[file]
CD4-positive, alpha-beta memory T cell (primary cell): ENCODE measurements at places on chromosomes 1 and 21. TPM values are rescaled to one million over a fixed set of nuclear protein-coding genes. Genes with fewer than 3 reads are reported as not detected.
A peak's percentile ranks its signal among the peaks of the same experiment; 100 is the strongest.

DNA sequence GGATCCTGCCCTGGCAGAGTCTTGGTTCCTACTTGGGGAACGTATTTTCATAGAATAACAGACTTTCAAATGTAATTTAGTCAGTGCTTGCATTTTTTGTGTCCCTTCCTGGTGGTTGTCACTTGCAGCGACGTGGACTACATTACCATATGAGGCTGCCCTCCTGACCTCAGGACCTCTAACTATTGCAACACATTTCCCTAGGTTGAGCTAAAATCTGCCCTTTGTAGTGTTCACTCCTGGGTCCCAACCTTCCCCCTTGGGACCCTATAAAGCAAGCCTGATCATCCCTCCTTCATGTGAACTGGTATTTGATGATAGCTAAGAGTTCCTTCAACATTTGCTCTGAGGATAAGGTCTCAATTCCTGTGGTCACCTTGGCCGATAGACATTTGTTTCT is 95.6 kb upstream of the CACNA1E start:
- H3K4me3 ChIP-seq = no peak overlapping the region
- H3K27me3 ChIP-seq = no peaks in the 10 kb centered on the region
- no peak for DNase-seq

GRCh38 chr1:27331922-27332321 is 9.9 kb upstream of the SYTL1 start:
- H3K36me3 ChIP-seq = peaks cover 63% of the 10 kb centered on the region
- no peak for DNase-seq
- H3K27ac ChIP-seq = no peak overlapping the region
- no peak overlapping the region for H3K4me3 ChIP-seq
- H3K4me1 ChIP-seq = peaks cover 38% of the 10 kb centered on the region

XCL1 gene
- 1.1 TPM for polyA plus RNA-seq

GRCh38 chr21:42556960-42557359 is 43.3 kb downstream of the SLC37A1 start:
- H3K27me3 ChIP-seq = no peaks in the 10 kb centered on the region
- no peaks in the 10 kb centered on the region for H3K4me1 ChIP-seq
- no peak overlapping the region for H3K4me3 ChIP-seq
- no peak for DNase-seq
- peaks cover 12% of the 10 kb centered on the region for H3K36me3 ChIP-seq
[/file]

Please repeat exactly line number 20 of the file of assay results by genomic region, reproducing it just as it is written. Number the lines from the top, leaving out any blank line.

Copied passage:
- peaks cover 12% of the 10 kb centered on the region for H3K36me3 ChIP-seq